What To Do If You Think Your Partner Is Cheating
It is often a terrible gut-wrenching feeling when you start suspecting your significant other might be cheating on you. Maybe there was an unexplained situation that put you on high alert or possibly a comment from him/her/them or a friend that made you start suspecting. Whatever the situation might be, it is often discouraging, saddening, and isolating. Here are some suggestions to try and navigate the situation.
- Consider what you are feeling. You are the expert of your emotions. Sit back, and reflect on what is going on in your body. It is often common to feel anger and frustration over the potential situation- anger is considered a secondary emotion often fueled by something deeper (sadness, anger, etc.). I encourage you to reflect on what is beneath the anger. It can be challenging to identify these feelings if you are not used to this practice; try doing a body scan and identifying what physical symptoms you might be feeling (hot; tense shoulders; pit in your gut; rapid heartbeat; shortness of breath, etc.). Clueing into your physical symptomology might give you perspective into what emotions you are feeling. I also suggest journaling. Journaling can help you dive deeper into what you are feeling without having to hold all the thoughts on your own.
- Talk to your partner about your feelings/concerns. After you have fully discovered what you are feeling, I suggest you share with your partner your concerns. Depending on how in-depth you went with step 1, it is likely that you will have an adaptive conversation if you are not still fueled with anger. Confronting your partner with anger will likely cause your partner’s defenses to shoot up which could lead to an unproductive conversation without the results you are hoping for.
- Offer suggestions as to why you think he/she/they are cheating. Within this step, practice using “I” statements. For example, “I felt hurt/scared/confused because I could not get a hold of you for 4 hours when you went into the city. In those moments, I felt like I was getting cheated on.” Using I statements will also minimize opportunities for your partner to get defensive and shut you down. This step allows you to share examples of why YOU feel the way YOU feel without pathologizing your partner.
- Ask for honesty. After you have shared the way you are feeling and offer reasons for why you are questioning infidelity, ask for honesty. Express your desire to understand. Maybe he/she/they will have valid, honest, and realistic explanations for the change in behavior. Of course, you may never fully know if the partner is being honest or not, but hopefully, this strategic conversation will help you tolerate some discomfort, give you answers, and possibly put your suspicions at ease.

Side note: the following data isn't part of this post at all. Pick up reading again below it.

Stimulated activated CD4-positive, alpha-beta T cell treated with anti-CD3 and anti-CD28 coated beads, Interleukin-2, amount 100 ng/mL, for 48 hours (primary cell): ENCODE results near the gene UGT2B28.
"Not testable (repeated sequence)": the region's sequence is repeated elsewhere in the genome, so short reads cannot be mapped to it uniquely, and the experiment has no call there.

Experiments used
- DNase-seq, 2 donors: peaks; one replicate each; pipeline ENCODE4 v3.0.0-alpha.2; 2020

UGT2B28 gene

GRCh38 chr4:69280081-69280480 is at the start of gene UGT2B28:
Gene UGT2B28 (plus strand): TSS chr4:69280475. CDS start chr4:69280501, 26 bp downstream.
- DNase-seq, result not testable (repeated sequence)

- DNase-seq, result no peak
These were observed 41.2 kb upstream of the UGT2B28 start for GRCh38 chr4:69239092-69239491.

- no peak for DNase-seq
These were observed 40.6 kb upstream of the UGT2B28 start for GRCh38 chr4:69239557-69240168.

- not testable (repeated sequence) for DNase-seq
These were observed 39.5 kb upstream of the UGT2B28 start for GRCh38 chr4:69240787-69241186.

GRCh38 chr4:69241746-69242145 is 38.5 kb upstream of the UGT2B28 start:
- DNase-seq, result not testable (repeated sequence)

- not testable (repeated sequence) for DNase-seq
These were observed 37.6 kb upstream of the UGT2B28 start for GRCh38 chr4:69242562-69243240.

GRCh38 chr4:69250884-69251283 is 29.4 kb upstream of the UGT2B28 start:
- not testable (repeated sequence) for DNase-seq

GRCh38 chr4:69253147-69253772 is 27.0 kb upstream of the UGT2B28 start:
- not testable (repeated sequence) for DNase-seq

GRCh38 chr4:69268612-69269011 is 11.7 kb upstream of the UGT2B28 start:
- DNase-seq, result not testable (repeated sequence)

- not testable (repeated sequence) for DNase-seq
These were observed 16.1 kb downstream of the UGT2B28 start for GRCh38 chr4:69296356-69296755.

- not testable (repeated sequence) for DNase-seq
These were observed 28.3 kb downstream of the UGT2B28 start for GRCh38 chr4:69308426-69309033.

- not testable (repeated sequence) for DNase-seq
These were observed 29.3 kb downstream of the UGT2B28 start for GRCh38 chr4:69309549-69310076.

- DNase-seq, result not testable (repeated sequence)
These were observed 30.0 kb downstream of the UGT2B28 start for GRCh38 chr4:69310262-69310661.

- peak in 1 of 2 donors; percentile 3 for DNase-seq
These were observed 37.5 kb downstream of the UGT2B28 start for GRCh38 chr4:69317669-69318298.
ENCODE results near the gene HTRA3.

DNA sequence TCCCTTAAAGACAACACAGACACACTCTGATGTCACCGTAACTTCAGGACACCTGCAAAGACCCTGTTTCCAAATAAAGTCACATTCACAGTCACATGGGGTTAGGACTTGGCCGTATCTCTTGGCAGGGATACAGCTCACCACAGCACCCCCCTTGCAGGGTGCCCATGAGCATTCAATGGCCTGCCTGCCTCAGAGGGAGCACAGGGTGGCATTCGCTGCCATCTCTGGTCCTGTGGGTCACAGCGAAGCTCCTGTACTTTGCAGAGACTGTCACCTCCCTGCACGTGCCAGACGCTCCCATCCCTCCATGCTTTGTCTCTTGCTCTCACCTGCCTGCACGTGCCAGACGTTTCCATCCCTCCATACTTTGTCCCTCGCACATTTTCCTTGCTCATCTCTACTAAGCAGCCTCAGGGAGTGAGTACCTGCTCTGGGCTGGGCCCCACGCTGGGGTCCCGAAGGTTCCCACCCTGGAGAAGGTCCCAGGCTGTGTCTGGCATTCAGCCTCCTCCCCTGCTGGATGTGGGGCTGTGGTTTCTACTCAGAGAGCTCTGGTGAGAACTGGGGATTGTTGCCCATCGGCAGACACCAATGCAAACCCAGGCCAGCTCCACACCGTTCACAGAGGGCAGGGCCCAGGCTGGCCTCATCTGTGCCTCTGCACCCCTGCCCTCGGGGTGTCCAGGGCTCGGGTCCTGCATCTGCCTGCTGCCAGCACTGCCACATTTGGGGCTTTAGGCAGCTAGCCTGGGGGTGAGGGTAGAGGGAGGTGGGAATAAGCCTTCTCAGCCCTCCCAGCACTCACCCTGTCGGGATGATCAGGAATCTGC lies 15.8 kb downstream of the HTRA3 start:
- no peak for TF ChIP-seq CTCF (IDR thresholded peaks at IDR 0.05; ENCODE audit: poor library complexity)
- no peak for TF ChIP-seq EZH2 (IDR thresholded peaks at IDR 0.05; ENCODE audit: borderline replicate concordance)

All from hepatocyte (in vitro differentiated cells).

- Make a collaborative plan of action. After you have been open and vulnerable with your partner, it is time to look forward. What did this conversation do for the relationship? If you concluded that your partner did not cheat, maybe this means spending more quality time together, further connecting and continuing this open dialogue; this can be a time build on this foundation of open communication and trust. If your partner admitted to cheating, maybe this conversation opens up an opportunity to go to therapy or rebuild your relationship; if the relationship continues moving forward, this situation can give light onto what was missing from the relationship that led to the infidelity. Although hearing your partner has cheated is hurtful, frustrating, and saddening, the relationship does not have to be over. That choice to rebuild and create something just as great, if not better, is still an option that you two need to make together. You both chose each other for a reason, so if the next step is relationship 2.0, this takes a lot of time, energy, and resources, but there is hope.
- Self-care. Regardless of the answers you received from this conversation, you must take time for yourself. The roller coaster of emotions that comes along with infidelity is not easy to navigate alone. Take care of yourself! That might mean reaching out to family and friends, going to the gym or spa more frequently, or diving into a hobby that makes you feel supported. Giving yourself time every day for you is extremely important.
Written by Kara Thompson-Miller, Licensed Clinical Social Worker: January 2023 “Why is it so hard to like my body?”: A unassumingly complex question that has been asked by many clients in many different variations, but one that, nonetheless, tends…Read More
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